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Structures in C

mikkel250
I've been tinkering with computers since I was a teen. I'm currently pivoting from my current role as Tech Support manager to Full Stack Web Developer. I'm actively seeking employment in the field.
・2 min read

Overview

As covered in the previous post, structures are very useful for logically grouping related elements together. This can be further extended by combining them with arrays. Since structures are a type, it is perfectly valid in C to create an array of structures. So, if you had to keep track of many dates (to continue with the previous examples), an array could be created to hold all of them in one place.

Declaring an array of structures

To declare an array of structures, the syntax is similar to declaring as any other array, but preceded by the struct keyword and struct type:

// declares an array of ten items of structure type date
struct date myDates[10]
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To access or assign elements inside the array, use the index and the dot notation:

myDates[1].month = 7;
myDates[1].day = 9;
myDates.year = 1979;
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Initializing of arrays containing structures is similar to initializing multidimensional arrays. The internal curly brackets below are optional, but they make the code much more readable, so are recommended:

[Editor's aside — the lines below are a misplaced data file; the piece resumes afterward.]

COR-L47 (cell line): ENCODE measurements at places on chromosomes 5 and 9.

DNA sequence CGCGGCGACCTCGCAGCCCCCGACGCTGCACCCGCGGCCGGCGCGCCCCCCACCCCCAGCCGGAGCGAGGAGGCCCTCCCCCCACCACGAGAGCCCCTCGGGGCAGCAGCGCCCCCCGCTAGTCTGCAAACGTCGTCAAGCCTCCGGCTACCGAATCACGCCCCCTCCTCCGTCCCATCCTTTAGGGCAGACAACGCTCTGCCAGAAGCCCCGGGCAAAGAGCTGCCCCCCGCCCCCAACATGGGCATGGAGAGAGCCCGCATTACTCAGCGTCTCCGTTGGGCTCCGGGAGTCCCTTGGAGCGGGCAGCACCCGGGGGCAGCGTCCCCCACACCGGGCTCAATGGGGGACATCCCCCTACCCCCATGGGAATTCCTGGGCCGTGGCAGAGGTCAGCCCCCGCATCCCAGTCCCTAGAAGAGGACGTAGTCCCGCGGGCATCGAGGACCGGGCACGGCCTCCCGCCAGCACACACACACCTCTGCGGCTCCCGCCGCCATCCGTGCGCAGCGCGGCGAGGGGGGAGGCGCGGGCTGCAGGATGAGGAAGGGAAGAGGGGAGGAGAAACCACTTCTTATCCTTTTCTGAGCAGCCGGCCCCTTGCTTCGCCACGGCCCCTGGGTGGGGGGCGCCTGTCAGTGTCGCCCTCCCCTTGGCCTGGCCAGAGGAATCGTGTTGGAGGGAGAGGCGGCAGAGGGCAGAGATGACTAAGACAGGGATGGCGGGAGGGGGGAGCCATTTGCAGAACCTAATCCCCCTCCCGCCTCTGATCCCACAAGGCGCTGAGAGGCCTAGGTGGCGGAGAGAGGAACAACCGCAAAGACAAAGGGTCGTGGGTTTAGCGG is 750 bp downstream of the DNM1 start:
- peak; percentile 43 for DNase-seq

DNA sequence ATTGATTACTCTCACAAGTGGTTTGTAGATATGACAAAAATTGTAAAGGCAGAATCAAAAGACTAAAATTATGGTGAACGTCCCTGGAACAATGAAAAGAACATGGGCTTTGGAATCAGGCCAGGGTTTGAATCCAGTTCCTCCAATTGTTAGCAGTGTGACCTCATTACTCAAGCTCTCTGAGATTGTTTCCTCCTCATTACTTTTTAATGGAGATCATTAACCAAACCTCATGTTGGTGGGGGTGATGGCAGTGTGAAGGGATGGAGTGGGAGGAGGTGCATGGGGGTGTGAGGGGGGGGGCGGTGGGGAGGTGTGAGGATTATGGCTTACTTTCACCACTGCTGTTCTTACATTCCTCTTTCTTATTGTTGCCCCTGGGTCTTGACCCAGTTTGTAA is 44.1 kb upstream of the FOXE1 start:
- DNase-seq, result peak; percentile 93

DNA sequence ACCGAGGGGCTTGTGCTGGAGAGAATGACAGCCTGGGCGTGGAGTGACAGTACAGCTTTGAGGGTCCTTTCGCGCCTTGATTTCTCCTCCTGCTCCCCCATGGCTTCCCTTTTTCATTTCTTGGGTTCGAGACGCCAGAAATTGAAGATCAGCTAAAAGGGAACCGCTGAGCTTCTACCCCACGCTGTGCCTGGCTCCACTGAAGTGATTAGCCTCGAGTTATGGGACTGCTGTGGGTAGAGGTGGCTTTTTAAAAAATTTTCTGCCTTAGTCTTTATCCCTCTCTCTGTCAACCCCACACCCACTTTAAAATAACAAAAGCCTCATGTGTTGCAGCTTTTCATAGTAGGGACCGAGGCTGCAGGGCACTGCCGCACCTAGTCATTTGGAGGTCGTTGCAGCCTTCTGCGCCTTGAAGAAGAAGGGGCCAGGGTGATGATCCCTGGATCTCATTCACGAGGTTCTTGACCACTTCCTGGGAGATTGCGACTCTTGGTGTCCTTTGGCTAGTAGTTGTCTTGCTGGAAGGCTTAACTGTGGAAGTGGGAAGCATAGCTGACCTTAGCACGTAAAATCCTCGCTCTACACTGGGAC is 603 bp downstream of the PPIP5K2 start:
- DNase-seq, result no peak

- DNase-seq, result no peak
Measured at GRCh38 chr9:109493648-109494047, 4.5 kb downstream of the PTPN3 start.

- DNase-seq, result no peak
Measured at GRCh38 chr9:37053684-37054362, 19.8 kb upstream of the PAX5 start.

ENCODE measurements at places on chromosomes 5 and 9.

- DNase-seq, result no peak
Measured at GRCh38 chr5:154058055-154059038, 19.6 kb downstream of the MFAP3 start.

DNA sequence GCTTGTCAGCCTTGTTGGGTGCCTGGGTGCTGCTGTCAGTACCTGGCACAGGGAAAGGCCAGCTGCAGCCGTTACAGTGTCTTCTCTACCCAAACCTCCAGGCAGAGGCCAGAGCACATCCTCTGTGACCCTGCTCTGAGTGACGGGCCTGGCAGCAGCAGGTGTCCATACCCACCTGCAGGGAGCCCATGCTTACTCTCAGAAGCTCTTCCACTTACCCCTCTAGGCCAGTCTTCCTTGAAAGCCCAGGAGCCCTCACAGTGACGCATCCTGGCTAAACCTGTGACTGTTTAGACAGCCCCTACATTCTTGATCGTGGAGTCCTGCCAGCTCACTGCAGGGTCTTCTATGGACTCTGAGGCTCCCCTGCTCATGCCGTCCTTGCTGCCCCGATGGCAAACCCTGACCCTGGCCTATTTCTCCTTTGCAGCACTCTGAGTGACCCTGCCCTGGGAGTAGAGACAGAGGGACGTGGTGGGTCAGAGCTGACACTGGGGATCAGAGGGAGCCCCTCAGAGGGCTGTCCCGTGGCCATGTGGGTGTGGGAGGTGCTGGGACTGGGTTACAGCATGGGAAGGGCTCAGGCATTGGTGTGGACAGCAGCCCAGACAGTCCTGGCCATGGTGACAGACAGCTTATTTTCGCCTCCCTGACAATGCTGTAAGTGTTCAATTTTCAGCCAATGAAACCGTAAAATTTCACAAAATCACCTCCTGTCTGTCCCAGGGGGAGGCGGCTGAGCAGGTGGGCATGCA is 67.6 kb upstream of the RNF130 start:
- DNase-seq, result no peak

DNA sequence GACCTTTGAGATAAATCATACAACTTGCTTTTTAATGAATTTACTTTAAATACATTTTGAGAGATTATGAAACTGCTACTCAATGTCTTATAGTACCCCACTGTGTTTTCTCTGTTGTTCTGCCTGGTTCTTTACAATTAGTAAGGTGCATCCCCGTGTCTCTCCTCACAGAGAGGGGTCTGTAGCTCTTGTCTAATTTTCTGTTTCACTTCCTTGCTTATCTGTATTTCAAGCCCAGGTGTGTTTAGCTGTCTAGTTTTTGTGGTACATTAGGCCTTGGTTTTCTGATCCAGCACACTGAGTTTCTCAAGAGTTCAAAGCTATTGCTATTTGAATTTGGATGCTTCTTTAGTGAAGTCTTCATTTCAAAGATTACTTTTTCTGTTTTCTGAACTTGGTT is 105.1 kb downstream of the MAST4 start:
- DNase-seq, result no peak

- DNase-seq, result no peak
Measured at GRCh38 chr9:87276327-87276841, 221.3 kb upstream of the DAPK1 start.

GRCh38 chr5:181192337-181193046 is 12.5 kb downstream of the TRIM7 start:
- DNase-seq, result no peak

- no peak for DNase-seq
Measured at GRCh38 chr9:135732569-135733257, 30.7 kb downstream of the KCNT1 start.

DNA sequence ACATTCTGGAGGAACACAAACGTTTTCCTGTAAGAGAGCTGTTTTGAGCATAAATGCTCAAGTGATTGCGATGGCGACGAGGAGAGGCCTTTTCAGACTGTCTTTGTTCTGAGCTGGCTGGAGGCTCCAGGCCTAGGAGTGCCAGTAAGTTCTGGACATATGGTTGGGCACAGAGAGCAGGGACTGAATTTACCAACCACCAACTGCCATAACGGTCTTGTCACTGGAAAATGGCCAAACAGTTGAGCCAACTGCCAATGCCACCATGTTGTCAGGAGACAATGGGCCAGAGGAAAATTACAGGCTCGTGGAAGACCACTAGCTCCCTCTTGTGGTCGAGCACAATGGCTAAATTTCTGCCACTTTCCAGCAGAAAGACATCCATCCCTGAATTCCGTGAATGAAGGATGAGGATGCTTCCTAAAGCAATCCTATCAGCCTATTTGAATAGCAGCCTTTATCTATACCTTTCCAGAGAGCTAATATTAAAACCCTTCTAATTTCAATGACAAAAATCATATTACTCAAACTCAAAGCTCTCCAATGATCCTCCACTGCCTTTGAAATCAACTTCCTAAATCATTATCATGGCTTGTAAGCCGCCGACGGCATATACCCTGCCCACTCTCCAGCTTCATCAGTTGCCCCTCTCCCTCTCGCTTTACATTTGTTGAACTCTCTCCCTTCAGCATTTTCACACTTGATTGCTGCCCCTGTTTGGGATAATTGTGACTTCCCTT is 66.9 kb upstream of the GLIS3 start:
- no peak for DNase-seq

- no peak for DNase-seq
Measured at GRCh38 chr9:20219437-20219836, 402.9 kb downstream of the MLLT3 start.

struct date myDates[3] =
{
  {7, 9, 1979},
  {11, 26, 2019},
  {12, 26, 2019},
};

  // to initialize values besides the one declared in the initial initialization, the curly brackets can be used inside the declaration
struct date myDates[3] =
{
  [4] = {1, 1, 2020}
};

// ...and dot notation can be used to assign specific elements as well
struct date myDates[3] = {[1].month = 12, [1].day =30};
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Structures that contain arrays

It is also possible to define structures that contain arrays as members. The most common use case of this is to have strings inside a structure, e.g. creating a structure named 'month' that contains both the number of days and the abbreviation for the name of the month:

struct month
{
  int numberOfDays;
  char name[3];
}

struct month aMonth;
aMonth.numberOfDays = 31;
aMonth.name[0] = 'J';
aMonth.name[1] = 'a';
aMonth.name[2] = 'n';

// a quicker way to do the above for the name would be to use a shortcut
struct month aMonth = {31, {'J', 'a', 'n'}};
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